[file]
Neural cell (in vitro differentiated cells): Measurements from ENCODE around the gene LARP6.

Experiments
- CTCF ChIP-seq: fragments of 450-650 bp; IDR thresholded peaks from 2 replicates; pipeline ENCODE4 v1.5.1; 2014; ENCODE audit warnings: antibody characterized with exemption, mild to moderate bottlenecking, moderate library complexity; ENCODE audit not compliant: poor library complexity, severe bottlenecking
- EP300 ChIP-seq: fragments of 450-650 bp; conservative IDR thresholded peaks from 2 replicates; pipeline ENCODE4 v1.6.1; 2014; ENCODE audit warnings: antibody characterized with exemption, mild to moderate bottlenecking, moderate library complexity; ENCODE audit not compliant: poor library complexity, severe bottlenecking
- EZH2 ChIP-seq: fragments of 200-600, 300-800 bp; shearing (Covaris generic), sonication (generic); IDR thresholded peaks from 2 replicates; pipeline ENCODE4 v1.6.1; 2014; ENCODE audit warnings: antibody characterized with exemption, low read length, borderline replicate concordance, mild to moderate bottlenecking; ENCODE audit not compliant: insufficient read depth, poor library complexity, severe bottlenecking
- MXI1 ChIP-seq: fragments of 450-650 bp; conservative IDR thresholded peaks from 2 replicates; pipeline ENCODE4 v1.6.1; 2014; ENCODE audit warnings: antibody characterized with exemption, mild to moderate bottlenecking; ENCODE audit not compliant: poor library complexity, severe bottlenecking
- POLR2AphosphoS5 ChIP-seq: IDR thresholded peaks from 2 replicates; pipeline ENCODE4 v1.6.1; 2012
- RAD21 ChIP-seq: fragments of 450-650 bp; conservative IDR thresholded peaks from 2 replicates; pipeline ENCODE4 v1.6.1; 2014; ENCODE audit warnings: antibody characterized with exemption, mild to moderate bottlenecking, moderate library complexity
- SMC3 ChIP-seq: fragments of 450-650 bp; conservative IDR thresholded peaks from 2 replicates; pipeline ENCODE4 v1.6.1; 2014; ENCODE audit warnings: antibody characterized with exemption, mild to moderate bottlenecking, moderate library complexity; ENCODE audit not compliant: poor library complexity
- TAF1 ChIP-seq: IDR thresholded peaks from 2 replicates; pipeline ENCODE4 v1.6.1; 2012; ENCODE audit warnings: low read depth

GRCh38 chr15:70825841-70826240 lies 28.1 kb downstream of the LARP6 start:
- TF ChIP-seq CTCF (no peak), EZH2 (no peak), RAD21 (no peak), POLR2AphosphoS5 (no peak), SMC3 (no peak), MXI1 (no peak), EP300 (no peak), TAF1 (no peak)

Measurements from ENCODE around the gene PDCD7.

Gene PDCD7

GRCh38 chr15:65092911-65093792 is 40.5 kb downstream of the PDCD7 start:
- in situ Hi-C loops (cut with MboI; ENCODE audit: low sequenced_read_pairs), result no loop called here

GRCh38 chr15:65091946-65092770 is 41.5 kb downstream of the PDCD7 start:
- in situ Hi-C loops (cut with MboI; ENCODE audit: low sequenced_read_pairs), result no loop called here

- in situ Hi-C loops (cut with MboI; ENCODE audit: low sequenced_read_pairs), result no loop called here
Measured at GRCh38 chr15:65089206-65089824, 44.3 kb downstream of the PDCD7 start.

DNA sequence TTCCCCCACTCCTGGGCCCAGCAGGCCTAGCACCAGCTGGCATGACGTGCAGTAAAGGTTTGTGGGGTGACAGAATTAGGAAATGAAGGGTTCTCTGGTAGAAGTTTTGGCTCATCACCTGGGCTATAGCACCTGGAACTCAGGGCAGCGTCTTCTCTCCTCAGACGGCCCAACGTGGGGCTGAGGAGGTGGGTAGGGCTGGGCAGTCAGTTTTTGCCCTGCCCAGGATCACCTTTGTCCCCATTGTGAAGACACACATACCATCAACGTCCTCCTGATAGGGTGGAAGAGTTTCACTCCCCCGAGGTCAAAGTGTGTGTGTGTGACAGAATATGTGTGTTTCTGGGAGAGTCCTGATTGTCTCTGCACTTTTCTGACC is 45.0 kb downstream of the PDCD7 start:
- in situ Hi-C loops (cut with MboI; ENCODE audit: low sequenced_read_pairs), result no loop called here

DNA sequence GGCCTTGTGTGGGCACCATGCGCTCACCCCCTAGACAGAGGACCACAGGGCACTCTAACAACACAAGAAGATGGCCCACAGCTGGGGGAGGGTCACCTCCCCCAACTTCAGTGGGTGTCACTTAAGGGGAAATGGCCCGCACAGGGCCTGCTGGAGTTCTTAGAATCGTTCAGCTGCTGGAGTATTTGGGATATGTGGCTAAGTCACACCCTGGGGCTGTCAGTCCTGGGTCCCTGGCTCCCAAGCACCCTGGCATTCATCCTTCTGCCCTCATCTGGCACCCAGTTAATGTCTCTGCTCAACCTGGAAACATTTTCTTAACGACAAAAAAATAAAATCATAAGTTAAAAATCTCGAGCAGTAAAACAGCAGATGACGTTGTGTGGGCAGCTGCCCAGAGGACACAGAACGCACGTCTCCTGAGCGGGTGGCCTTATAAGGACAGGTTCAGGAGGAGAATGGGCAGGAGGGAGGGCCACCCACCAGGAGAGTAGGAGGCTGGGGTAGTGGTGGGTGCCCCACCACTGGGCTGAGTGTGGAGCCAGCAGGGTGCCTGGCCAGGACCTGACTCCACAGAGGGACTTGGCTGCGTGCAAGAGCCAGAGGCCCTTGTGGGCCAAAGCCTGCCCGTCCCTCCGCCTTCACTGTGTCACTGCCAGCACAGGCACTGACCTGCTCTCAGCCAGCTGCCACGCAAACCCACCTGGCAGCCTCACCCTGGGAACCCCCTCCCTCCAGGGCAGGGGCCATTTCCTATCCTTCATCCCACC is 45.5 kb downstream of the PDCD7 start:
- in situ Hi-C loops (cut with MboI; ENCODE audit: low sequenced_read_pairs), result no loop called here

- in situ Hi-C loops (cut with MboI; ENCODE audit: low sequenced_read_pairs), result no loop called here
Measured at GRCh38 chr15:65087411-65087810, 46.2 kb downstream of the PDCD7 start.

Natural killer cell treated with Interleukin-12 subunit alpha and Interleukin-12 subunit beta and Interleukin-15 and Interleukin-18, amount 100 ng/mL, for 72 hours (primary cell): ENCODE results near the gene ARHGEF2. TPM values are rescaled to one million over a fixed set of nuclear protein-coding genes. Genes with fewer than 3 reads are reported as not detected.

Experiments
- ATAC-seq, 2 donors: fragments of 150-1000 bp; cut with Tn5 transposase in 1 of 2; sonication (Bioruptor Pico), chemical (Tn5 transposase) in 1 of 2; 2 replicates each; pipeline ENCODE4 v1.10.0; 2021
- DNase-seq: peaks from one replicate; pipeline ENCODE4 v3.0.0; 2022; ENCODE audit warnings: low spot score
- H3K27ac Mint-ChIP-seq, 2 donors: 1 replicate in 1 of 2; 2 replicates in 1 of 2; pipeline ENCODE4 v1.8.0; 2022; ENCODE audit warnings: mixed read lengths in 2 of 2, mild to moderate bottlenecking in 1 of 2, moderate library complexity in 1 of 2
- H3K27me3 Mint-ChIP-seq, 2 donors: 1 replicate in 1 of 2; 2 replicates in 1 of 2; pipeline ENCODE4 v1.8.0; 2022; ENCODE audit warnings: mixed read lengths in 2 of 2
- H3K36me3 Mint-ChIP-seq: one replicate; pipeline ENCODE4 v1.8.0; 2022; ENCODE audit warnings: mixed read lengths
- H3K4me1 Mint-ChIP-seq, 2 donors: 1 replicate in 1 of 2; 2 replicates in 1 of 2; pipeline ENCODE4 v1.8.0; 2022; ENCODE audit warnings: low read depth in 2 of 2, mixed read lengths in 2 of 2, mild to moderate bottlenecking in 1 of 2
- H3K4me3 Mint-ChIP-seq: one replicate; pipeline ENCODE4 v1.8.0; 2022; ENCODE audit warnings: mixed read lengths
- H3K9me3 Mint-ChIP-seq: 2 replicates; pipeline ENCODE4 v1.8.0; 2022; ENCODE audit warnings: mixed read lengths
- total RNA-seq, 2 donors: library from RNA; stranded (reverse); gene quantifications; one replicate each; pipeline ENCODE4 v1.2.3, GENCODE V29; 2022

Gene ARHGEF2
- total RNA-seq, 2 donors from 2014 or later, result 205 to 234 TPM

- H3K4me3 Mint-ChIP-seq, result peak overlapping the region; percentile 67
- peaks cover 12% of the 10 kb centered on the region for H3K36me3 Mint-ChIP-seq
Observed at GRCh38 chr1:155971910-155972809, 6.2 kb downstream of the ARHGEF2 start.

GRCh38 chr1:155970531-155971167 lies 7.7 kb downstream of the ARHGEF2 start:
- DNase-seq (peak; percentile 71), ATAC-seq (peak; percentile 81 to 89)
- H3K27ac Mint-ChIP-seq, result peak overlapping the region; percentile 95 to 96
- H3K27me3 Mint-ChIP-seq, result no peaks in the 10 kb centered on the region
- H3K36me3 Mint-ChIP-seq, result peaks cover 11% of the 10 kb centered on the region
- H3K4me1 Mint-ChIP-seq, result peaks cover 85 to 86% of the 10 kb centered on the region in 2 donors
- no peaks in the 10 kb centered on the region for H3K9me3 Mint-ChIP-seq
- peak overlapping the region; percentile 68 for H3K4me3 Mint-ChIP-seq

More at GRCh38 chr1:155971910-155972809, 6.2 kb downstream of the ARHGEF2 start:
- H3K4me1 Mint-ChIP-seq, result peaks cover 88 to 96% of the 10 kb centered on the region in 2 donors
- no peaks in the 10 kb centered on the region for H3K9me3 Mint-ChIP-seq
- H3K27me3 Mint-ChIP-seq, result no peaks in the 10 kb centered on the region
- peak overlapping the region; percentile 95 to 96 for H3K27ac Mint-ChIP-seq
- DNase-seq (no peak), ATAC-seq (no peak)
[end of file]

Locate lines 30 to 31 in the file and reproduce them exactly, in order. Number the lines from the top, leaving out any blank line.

- DNase-seq: peaks from one replicate; pipeline ENCODE4 v3.0.0; 2022; ENCODE audit warnings: low spot score
- H3K27ac Mint-ChIP-seq, 2 donors: 1 replicate in 1 of 2; 2 replicates in 1 of 2; pipeline ENCODE4 v1.8.0; 2022; ENCODE audit warnings: mixed read lengths in 2 of 2, mild to moderate bottlenecking in 1 of 2, moderate library complexity in 1 of 2